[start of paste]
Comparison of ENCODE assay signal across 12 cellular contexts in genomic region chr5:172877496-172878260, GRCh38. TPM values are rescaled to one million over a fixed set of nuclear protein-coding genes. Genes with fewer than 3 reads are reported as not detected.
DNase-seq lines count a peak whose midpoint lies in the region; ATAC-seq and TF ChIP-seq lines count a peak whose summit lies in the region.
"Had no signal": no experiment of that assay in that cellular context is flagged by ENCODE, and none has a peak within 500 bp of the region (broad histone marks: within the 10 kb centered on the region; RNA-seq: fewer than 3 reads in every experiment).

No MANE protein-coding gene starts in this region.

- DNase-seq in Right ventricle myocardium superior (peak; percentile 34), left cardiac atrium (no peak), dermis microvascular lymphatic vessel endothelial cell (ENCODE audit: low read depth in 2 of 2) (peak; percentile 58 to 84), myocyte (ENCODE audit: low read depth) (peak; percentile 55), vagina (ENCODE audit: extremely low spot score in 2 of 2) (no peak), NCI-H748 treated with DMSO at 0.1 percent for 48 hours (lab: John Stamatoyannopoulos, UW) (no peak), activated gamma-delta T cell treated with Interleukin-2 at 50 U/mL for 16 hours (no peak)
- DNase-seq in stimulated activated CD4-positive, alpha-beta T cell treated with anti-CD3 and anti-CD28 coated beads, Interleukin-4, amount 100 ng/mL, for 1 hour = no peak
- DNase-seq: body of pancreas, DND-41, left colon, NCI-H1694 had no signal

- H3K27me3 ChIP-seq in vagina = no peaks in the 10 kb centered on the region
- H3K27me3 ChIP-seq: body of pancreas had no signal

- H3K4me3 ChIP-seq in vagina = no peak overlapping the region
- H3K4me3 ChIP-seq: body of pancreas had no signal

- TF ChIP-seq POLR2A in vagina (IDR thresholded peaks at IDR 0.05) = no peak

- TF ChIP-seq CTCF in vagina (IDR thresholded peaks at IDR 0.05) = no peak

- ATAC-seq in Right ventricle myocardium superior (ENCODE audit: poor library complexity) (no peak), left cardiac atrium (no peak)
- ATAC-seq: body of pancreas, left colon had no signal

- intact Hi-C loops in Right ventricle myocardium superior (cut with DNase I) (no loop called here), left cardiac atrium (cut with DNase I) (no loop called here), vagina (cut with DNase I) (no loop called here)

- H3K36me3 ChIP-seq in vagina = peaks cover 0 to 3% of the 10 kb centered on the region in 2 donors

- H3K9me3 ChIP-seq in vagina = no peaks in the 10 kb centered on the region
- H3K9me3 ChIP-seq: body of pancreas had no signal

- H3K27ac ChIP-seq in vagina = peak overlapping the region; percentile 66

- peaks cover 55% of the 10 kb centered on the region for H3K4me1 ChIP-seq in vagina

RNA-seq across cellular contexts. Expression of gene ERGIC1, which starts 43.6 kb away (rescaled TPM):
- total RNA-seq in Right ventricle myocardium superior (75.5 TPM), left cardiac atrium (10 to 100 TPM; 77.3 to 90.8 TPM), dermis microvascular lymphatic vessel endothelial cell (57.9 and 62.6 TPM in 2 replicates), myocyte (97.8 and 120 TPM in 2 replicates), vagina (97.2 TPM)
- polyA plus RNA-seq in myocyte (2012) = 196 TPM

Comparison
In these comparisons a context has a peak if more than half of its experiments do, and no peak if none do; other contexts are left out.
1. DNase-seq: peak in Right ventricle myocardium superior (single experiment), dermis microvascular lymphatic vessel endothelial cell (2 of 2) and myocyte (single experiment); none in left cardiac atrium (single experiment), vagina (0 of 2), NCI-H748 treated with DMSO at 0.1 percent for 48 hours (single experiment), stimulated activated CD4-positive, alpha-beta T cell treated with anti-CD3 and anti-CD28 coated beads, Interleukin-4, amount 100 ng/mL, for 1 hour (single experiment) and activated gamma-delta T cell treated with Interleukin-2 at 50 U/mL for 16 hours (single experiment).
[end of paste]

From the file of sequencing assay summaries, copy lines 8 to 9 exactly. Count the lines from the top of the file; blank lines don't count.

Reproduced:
- H3K27me3 ChIP-seq in vagina = no peaks in the 10 kb centered on the region
- H3K27me3 ChIP-seq: body of pancreas had no signal